She argued the mudslinging coming from the Paladino camp isn't going to fix the rampant dysfunction in Albany.
"You have to be willing to work and form partnership and really negotiate to get things done," Little said. "Right now, we are seeing a lot of negativity in the campaign, which I think needs to be transformed into positive ideas."
Sayward isn't sure Paladino's fire-and-brimstone approach will actually accomplish much in Albany.
"You really do believe with all of your heart that you can go to Albany and make change happen immediately," she said. "But that just doesn't happen. New York is a huge state, it's diverse in culture and class. What's important in New York and Buffalo isn't often important in the North Country."
The Essex County Republican Committee, like most in the state, backed Rick Lazio for governor. The party didn't even let Paladino speak last spring at its state convention.
But the county's GOP cchairman Ron Jackson said Paladino's style has hit on something with frustrated voters. Jackson said he will work hard to see Paladino defeat front-runner and Democratic heir-apparent Andrew Cuomo.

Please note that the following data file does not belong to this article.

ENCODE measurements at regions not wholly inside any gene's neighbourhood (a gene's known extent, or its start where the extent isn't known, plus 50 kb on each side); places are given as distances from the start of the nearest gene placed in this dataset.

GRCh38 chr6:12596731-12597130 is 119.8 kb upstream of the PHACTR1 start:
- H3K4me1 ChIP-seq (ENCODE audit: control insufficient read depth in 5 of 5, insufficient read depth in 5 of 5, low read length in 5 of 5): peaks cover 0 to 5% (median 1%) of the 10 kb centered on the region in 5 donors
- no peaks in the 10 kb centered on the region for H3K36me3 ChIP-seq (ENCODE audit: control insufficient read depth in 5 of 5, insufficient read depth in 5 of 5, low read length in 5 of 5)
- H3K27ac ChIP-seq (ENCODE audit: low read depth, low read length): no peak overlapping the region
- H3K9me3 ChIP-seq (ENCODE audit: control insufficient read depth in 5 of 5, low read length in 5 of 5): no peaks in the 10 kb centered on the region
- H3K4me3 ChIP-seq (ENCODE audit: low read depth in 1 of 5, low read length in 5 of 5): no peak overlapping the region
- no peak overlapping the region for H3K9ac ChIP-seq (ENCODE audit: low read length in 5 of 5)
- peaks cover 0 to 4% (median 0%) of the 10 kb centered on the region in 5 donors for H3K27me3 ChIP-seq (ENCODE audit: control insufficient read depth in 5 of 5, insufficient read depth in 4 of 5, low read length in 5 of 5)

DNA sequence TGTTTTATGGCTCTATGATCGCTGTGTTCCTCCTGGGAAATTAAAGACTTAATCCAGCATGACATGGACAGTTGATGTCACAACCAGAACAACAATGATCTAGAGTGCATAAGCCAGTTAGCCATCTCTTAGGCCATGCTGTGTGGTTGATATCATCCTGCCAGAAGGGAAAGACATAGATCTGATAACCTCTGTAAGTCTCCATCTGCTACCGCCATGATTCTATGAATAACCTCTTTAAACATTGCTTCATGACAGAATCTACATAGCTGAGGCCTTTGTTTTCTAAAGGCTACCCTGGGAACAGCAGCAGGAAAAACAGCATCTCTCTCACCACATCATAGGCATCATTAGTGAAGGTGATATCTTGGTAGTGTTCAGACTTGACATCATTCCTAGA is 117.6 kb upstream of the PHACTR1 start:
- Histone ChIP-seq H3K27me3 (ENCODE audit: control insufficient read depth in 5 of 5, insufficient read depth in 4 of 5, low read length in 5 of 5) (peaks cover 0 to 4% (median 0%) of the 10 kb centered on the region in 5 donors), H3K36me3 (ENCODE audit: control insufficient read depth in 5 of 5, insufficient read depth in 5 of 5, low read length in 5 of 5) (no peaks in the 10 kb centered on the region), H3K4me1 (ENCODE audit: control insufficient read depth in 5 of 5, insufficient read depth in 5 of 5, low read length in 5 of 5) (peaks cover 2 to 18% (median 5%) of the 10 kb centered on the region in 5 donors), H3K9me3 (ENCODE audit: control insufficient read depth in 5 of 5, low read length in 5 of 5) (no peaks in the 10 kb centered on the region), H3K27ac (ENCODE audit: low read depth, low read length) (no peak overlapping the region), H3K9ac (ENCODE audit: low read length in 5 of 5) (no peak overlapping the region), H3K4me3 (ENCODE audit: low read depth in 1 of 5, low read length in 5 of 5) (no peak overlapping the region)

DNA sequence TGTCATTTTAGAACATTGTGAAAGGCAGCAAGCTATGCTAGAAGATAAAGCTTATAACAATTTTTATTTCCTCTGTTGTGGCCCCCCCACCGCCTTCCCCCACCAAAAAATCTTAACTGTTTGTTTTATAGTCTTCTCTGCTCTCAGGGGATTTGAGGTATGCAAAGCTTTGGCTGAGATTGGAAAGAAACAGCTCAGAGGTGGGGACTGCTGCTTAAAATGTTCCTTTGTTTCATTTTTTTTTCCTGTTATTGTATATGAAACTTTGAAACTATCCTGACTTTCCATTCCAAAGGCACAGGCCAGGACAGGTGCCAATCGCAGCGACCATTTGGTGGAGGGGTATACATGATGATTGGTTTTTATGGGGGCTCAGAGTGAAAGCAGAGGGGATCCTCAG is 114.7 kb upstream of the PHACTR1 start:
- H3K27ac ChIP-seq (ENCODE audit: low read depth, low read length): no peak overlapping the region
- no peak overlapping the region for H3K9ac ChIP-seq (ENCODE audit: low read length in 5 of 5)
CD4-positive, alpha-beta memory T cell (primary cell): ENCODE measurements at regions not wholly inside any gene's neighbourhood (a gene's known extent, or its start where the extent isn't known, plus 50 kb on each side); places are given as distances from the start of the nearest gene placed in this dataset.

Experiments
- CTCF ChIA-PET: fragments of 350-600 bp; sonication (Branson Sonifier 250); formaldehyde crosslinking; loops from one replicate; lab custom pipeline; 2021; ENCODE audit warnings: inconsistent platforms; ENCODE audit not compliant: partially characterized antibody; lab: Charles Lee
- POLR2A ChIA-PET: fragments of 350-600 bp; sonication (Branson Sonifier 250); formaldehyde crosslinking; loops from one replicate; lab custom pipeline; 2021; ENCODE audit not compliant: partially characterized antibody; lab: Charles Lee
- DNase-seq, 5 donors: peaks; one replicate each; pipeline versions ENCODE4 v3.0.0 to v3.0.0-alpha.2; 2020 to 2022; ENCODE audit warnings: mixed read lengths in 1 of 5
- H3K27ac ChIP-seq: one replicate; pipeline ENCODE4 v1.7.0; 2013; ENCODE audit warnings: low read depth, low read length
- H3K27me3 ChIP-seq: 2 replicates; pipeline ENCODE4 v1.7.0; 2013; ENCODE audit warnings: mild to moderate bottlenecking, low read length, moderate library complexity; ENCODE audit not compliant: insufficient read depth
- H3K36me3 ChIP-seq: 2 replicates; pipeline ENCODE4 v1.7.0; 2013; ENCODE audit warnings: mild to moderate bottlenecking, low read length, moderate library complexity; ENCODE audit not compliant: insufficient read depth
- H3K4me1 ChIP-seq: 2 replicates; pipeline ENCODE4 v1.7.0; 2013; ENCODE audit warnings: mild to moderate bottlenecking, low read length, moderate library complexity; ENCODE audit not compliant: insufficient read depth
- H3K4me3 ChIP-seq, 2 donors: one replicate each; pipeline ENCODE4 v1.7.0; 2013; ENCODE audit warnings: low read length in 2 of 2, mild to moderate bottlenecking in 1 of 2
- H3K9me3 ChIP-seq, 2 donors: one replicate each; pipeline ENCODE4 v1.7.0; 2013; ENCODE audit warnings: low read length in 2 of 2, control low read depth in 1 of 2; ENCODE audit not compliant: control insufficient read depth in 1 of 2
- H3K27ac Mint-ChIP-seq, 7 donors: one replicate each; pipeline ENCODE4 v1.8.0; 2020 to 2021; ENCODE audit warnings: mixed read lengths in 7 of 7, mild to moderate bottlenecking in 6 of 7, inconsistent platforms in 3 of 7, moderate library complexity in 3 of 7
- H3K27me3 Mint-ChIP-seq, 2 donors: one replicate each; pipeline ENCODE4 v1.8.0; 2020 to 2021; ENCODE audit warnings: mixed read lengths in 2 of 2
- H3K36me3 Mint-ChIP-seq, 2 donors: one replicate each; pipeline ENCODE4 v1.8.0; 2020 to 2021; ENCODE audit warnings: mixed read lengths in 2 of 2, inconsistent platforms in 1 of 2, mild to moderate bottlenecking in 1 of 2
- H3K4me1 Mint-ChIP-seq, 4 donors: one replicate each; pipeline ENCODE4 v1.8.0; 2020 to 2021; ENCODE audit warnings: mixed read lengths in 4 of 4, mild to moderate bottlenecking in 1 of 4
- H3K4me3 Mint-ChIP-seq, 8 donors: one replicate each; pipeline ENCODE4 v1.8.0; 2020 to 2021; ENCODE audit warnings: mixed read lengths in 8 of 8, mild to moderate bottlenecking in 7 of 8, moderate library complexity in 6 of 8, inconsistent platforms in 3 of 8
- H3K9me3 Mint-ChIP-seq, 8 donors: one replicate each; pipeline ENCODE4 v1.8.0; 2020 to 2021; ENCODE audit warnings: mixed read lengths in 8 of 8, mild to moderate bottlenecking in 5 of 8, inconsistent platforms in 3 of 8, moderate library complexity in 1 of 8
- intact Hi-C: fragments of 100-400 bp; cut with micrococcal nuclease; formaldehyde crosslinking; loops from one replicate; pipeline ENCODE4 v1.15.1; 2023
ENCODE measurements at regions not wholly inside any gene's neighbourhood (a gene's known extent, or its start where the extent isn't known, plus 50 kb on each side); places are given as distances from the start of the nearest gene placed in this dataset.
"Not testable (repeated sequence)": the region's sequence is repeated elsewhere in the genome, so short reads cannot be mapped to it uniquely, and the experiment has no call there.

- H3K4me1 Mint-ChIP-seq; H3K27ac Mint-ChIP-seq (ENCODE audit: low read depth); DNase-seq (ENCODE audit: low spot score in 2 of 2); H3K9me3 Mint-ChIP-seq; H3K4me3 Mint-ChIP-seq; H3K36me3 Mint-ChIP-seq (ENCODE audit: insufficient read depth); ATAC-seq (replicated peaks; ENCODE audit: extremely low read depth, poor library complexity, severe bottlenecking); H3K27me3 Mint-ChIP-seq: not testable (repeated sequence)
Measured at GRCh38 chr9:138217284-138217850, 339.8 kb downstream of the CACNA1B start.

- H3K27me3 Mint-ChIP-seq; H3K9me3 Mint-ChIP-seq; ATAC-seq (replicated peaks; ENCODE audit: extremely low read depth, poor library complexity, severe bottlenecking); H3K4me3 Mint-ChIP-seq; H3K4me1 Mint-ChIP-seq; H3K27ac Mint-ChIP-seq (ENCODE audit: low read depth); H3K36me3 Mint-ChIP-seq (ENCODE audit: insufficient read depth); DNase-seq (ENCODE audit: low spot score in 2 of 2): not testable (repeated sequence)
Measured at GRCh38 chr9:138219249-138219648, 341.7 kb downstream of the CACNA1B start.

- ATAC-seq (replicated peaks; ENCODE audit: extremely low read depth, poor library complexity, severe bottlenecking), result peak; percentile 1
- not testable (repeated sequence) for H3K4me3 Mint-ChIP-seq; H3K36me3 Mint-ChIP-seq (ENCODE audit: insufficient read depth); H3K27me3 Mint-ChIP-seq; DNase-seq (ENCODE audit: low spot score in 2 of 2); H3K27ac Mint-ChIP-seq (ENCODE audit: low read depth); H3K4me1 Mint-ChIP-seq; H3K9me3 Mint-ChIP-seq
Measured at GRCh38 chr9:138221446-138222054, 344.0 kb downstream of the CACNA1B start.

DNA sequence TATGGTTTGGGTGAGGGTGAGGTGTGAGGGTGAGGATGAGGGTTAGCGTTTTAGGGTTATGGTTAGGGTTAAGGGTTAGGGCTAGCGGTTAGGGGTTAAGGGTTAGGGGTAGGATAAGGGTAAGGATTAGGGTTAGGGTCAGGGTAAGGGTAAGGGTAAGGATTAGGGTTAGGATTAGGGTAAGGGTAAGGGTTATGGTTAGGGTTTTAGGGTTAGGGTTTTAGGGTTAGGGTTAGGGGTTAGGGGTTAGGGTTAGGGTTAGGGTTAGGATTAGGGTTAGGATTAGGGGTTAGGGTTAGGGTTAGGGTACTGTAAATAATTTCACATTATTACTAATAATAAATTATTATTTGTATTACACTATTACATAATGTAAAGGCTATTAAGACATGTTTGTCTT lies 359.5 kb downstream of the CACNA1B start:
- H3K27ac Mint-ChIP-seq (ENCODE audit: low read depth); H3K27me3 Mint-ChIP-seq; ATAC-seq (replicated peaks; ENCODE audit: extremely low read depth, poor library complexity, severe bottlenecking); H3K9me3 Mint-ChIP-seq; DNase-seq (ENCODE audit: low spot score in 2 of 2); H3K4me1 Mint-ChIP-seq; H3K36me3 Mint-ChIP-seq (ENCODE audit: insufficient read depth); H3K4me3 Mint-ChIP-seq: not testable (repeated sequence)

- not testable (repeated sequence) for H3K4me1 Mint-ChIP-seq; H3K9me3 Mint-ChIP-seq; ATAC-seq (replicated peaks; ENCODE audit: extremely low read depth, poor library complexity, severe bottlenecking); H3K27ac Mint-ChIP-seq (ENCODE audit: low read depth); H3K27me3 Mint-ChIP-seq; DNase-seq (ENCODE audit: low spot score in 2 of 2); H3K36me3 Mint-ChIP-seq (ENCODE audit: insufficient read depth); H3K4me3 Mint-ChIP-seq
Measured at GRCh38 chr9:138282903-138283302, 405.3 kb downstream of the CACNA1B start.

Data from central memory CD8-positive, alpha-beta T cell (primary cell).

"I don't know Carl very well but he sure is intriguing," Jackson said. "He's a strange person in a lot of ways."
Several recent polls have shown Cuomo's once-insurmountable lead dwindle under the barrage of insults and accusations thrown by the Paladino camp. Polls have Cuomo's lead down to less than 20 percentage points.
Jackson said it may be Paladino's bizarre behavior that is winning over a general-public inundated with slick and polished politicos.
"People are pretty sick about what's been going on down there and there's a lot of people willing to find out if that will work or not."
Last week, Paladino got into an epic throw-down with New York Post Albany editor Fred Dicker, when the antagonistic journalist pushed him on an accusation he's made about Cuomo.